Course Content
Price System, Microeconomy: Consumer Theory
Price System, Microeconomy: Efficiency and market failure, Private costs and benefits, externalities and social costs and benefits
Price System, Microeconomy: Growth and survival of firms; Differing objectives and policies of firms
Macroeconomy: Economic growth and sustainability, Employment, Money and banking
CAIE Alevel Economics (A2)

  • In the short run, firms under monopolistic competition have some degree of market power due to product differentiation, which allows them to set prices above marginal cost (marginal revenue = marginal cost) and earn positive economic profits.
  • However, this attracts new firms to enter the market, increasing competition and reducing the market power of existing firms. As a result, in the long run, firms under monopolistic competition earn normal economic profits, as the demand for their products becomes more elastic due to the increased number of substitutes.


  • In terms of conduct, firms under monopolistic competition engage in non-price competition such as advertising, packaging, and product differentiation to distinguish their products from those of their competitors.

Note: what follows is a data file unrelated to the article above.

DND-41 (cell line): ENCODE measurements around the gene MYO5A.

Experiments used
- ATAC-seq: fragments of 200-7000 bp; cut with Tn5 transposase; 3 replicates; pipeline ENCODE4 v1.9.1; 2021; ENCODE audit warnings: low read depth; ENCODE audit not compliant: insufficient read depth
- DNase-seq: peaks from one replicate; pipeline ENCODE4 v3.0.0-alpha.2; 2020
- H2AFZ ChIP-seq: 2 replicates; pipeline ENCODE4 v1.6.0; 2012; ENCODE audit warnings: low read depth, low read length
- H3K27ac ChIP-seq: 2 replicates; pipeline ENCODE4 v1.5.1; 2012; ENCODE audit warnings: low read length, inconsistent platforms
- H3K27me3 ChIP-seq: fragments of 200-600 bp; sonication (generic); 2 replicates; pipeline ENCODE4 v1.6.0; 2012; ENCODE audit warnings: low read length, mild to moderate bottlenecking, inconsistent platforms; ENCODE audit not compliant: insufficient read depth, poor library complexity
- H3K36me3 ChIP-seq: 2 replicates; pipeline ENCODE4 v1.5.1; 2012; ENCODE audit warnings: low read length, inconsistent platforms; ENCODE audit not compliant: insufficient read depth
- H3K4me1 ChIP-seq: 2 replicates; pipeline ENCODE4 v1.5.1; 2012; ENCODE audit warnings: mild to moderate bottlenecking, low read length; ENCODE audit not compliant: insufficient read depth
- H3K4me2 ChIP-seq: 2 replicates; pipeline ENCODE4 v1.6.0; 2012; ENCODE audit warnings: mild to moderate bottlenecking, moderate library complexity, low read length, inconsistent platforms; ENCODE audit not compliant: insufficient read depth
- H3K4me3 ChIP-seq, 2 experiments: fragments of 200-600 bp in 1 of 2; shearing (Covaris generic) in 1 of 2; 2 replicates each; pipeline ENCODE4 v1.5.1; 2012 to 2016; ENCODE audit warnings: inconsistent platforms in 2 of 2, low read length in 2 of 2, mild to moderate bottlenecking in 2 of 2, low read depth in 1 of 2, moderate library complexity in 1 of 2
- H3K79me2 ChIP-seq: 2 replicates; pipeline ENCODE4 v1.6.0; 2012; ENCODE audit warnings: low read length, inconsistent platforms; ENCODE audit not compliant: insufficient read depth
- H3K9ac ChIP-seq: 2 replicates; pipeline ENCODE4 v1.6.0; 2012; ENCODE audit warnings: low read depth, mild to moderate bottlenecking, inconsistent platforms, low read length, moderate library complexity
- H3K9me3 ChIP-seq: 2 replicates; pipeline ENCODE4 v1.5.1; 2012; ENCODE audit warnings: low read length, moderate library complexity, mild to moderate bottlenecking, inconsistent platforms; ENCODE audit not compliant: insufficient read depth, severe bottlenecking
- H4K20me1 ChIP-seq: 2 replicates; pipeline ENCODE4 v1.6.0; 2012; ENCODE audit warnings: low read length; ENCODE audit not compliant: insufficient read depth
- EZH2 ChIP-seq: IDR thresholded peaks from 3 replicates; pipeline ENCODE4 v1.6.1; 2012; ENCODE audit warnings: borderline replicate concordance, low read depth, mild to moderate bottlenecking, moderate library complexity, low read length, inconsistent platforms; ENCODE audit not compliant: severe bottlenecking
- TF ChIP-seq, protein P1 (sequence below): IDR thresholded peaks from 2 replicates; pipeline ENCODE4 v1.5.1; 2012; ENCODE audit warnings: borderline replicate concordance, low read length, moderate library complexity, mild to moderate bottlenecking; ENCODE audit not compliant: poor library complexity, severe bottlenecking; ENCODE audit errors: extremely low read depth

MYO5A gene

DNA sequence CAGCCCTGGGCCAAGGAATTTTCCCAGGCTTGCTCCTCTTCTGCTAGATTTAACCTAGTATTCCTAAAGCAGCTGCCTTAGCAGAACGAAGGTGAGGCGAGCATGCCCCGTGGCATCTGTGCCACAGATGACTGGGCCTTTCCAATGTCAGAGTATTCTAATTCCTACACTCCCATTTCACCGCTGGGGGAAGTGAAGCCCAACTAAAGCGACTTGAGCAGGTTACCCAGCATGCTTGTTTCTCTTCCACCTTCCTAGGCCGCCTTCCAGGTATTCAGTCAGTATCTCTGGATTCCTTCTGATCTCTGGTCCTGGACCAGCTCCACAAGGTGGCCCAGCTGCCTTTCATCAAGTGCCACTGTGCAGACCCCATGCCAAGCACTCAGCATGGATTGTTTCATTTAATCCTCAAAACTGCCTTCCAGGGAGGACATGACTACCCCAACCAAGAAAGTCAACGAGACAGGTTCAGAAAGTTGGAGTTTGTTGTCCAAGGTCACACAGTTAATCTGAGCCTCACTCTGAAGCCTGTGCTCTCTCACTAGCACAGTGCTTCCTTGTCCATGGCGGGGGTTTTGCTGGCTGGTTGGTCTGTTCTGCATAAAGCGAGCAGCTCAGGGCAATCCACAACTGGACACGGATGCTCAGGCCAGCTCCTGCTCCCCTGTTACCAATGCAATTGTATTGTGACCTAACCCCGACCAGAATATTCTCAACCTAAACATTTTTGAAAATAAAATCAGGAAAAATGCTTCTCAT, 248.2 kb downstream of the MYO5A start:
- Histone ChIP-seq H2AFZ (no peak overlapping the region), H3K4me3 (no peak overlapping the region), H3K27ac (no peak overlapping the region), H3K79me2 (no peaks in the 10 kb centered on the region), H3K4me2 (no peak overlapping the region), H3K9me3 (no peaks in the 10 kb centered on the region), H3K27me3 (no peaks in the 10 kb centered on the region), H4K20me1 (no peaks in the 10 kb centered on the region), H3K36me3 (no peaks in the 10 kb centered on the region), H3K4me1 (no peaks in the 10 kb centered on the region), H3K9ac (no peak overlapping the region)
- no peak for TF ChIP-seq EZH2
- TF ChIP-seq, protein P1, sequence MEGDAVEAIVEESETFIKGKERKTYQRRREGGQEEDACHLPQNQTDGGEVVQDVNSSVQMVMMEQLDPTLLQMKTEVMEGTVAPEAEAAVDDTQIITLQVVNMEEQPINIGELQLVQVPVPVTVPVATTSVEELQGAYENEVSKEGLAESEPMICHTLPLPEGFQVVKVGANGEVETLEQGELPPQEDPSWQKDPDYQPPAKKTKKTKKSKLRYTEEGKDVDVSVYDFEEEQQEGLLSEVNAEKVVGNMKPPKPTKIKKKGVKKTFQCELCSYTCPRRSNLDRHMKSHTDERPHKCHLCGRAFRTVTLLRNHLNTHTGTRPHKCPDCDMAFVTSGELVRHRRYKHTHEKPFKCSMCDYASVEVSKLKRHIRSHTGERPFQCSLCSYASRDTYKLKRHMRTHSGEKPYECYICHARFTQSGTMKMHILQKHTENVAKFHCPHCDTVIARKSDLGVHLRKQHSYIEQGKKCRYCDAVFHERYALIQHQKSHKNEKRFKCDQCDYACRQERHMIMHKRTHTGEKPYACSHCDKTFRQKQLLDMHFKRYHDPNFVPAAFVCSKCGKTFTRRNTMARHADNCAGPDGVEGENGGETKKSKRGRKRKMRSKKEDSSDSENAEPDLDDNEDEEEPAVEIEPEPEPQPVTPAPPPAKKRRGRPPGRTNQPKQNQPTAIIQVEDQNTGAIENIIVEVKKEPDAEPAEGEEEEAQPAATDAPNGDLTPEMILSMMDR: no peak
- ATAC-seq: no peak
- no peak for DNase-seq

• In the short run, they may increase output by utilizing excess capacity to meet increased demand. In the long run, firms may exit the market if they are unable to compete or earn positive economic profits.


  • Firms under monopolistic competition may earn positive economic profits in the short run but zero economic profits in the long run. This means that they are not efficient in both short and long run due to the excess capacity they maintain to be able to meet increased demand.
  • Additionally, the non-price competition may result in higher prices for consumers, reducing consumer surplus. However, the product differentiation may also result in increased consumer choice and variety, increasing consumer surplus.
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